- Understand the Context: Knowing the historical period in which the newspaper was published can provide insight into the prevalent biases of that time. This involves understanding the political, social, and cultural landscape, including major events, societal norms, and dominant ideologies.
- Consider the Source: Understanding who published the newspaper and who wrote the article can reveal potential biases. For instance, a newspaper owned by a corporation might lean towards promoting business-friendly policies, while an article written by a labor activist may highlight workers’ rights.
- Analyze the Language: The choice of words, tone, and framing of issues can signal bias. For example, emotionally charged language, exaggerated descriptions, or derogatory terms can indicate a lack of neutrality. Similarly, how an issue is framed – whether it’s portrayed as a problem or not, who is blamed, what solutions are proposed – can reflect the newspaper’s bias.
- Identify Omissions: What the newspaper chooses not to report can be as telling as what it does report. If certain events, perspectives, or voices are consistently left out, this could indicate a bias.
Compare Multiple Sources: Comparing how different newspapers report the same event can highlight differing biases. If one newspaper portrays an event as positive and another as negative, students can infer that each is presenting the event through a different lens of bias.
- Question the Perspective: Who does the story benefit? Whose voice is heard, and whose is missing? Encouraging students to ask such questions can help them understand that every story is told from a particular point of view, and this perspective can influence how the facts are presented.
By applying these steps, students can better understand how bias operates in newspapers and learn to approach such sources with an informed, critical perspective.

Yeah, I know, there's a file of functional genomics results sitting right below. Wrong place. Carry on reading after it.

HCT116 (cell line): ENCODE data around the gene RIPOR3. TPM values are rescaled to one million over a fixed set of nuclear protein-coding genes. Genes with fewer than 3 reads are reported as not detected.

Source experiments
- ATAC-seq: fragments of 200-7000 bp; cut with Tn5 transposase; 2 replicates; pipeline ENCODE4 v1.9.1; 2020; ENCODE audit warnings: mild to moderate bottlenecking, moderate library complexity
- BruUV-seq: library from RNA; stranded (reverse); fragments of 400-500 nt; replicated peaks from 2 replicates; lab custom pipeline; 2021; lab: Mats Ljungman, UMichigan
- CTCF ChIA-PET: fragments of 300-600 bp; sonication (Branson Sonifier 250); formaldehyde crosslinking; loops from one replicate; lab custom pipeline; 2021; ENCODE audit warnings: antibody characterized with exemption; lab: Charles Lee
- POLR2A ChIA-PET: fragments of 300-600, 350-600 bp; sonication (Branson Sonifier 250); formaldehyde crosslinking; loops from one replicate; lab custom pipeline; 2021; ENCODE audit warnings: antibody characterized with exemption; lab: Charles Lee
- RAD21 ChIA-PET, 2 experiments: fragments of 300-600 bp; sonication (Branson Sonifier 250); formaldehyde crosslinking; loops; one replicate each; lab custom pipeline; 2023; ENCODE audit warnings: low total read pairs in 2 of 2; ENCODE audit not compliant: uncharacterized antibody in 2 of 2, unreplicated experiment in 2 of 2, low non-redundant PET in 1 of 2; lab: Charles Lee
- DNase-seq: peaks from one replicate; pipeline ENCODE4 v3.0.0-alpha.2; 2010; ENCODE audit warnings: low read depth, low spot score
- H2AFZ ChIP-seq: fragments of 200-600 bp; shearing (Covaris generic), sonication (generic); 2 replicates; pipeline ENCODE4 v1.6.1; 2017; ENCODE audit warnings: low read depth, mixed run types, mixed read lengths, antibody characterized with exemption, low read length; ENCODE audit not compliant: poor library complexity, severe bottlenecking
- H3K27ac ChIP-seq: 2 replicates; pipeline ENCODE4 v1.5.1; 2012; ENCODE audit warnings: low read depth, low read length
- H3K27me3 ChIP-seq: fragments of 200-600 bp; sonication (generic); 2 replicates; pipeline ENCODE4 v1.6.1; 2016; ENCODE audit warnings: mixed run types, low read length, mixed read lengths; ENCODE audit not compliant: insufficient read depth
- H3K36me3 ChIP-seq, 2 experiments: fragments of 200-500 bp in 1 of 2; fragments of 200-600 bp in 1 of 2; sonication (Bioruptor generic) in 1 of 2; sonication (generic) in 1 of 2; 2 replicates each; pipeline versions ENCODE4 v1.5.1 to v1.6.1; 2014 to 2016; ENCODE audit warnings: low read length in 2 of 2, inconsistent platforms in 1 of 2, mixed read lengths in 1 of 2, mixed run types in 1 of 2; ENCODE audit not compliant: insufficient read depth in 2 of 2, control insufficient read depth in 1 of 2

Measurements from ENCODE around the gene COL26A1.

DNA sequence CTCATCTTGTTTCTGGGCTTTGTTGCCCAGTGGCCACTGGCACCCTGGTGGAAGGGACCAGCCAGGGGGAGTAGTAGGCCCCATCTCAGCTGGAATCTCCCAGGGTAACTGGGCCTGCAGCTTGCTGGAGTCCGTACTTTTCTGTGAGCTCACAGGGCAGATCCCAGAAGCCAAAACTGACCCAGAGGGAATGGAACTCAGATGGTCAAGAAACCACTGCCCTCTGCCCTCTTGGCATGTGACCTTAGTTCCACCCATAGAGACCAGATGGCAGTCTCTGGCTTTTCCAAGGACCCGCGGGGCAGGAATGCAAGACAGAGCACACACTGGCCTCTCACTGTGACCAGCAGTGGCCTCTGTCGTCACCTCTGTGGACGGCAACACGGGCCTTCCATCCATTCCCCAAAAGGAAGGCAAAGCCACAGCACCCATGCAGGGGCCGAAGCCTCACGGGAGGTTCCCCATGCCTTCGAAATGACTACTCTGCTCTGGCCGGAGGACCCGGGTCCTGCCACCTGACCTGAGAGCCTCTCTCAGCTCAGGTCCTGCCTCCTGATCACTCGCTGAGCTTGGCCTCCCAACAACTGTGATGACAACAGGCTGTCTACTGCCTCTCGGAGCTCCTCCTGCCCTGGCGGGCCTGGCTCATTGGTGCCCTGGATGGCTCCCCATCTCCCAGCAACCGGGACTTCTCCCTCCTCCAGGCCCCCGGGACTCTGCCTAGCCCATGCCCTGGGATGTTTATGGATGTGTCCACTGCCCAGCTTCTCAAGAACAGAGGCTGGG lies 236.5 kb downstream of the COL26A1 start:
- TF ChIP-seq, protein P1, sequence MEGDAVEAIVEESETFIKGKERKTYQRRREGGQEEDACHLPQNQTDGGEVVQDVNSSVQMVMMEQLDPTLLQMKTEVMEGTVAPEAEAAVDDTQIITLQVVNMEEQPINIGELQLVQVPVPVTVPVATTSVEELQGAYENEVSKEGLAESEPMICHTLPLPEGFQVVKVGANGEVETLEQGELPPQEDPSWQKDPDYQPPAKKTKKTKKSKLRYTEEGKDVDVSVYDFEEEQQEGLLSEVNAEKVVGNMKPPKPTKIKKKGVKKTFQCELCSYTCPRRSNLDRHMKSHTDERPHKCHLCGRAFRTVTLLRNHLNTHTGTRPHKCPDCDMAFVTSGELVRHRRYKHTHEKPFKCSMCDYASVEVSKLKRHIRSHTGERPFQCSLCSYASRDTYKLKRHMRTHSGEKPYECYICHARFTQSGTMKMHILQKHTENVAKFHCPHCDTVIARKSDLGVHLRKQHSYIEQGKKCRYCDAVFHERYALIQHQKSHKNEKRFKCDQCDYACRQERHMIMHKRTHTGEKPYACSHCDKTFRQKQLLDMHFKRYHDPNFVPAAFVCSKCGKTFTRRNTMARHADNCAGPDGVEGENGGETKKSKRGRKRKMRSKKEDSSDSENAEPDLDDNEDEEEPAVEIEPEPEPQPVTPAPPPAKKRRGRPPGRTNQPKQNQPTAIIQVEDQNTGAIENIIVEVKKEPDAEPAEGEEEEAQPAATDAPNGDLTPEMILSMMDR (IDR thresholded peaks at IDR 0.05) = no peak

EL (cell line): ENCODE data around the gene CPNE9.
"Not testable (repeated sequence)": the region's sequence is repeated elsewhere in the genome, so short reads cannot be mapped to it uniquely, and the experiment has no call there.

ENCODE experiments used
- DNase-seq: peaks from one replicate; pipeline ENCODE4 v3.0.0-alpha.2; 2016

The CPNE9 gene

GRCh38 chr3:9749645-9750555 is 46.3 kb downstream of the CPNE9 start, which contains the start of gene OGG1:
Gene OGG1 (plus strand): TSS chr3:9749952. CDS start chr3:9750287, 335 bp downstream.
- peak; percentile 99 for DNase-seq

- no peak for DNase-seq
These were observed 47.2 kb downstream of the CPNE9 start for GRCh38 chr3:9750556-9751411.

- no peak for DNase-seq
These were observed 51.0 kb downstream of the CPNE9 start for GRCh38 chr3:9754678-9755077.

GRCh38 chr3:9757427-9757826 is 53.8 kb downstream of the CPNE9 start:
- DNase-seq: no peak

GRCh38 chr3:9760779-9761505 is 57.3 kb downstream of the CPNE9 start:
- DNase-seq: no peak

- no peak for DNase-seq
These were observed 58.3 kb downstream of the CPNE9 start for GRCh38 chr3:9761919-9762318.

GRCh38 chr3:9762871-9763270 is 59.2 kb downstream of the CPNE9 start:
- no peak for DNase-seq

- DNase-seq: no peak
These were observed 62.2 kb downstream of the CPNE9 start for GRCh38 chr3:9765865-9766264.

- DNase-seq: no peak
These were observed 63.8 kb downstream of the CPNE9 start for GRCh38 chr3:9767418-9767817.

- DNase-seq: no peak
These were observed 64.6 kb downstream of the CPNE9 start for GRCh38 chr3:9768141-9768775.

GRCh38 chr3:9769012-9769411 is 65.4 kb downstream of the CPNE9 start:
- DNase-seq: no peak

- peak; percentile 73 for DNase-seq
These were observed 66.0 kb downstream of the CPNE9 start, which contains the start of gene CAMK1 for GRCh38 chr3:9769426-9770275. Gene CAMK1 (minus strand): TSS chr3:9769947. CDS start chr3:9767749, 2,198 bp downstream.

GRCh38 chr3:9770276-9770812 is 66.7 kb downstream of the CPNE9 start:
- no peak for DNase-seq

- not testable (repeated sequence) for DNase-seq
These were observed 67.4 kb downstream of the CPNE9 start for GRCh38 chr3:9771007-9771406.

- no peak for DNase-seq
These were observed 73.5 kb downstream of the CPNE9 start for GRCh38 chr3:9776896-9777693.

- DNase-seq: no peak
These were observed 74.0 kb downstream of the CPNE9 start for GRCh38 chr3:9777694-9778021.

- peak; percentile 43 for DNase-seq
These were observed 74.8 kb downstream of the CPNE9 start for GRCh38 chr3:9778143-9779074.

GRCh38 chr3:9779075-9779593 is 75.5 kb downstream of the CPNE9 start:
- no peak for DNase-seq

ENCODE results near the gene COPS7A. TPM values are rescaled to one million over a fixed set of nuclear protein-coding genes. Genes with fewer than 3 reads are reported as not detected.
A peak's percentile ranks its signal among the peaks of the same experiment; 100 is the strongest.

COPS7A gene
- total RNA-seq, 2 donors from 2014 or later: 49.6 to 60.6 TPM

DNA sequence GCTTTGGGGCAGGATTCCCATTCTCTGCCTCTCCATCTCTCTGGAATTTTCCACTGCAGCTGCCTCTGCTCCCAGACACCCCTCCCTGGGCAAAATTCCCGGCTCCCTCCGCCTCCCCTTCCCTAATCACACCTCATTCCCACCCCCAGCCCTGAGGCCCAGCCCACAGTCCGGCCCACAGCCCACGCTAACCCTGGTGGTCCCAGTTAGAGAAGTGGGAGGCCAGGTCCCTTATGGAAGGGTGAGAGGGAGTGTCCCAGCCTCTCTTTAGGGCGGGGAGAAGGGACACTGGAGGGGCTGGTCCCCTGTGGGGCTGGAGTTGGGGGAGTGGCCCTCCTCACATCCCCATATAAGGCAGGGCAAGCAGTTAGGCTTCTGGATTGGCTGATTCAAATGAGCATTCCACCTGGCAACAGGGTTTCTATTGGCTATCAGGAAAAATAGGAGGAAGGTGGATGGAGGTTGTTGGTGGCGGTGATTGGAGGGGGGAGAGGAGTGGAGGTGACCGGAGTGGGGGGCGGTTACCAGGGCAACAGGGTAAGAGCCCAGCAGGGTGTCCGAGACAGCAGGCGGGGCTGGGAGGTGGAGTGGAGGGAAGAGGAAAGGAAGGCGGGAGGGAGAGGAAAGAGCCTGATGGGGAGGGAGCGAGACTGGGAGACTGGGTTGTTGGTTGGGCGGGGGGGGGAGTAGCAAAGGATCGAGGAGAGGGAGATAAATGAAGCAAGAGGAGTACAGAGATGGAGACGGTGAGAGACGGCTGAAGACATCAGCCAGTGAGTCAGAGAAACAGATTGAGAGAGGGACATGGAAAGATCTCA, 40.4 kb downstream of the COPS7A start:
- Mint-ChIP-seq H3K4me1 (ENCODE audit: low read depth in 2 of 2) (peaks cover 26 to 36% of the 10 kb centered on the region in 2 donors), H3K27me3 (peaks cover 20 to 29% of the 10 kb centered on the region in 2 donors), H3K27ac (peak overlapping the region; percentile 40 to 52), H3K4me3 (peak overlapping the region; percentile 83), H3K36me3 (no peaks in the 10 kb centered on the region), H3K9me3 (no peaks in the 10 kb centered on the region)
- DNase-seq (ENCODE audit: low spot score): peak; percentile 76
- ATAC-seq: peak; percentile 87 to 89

“Historical Thinkers” understand that old newspapers are far more than relics of the past; they’re time capsules, capturing the societal norms, attitudes, and cultural context of their era, that carry those inherent biases. Resources like the Community History Archive provide a wealth of these primary sources, freely accessible to educators. This extensive collection offers much more than mere facts; it affords students the opportunity to connect with history on a personal level, to interact with the narratives that shape our collective past.
By comparing and contrasting different historical documents, students can observe how perspectives and biases can shape the portrayal of events. This not only enriches their historical understanding but also equips them with the critical literacy skills necessary for discerning the quality and credibility of information in their daily lives.
Analyzing these historical newspapers fosters not just an understanding of the past, but also a cultivation of critical thinking skills. It encourages students to challenge narratives, recognize bias, and seek diverse perspectives. It’s a journey that equips students with valuable skills that go beyond the history classroom. They learn to question, to analyze, and to understand, becoming active participants in the unraveling and interpretation of our shared history. With these tools in hand, they can engage with the past in a profound and meaningful way.
Primary sources can serve as valuable tools for introducing and exploring complex concepts such as bias and perspective, but newspapers, as reflections of their era, also contain references to contemporary events, popular culture, and influential figures. Without understanding these references, students may miss the significance and subtleties embedded in the articles.
In the next installment in this series, we will explore the reasons why historical context is crucial for fully comprehending the implications of such references. I will also touch on the subject of dialects, regionalisms, and variations in vocabulary and syntax and how they can further complicate the interpretation of old newspapers.
By embracing these challenges and providing students with the necessary tools and resources, educators can enrich students’ exploration of history. Fostering awareness of linguistic evolution, cultural shifts, and societal norms enhances students’ understanding of historical narratives. By deciphering cryptic colloquialisms, analyzing biases, and questioning whose voices are represented, students engage in critical thinking and develop a deeper appreciation for language, culture, and history.
Overcoming the barriers posed by language changes, media bias, dialects, typography, and spelling in old newspapers requires awareness, contextual understanding, and effective strategies. By embracing these challenges, educators can enrich students’ exploration of history, foster critical thinking skills, and provide a deeper, more nuanced understanding of the past. Through engagement with primary sources, students become active participants in historical inquiry, empowering them to analyze information, question biases, and develop essential skills applicable across disciplines.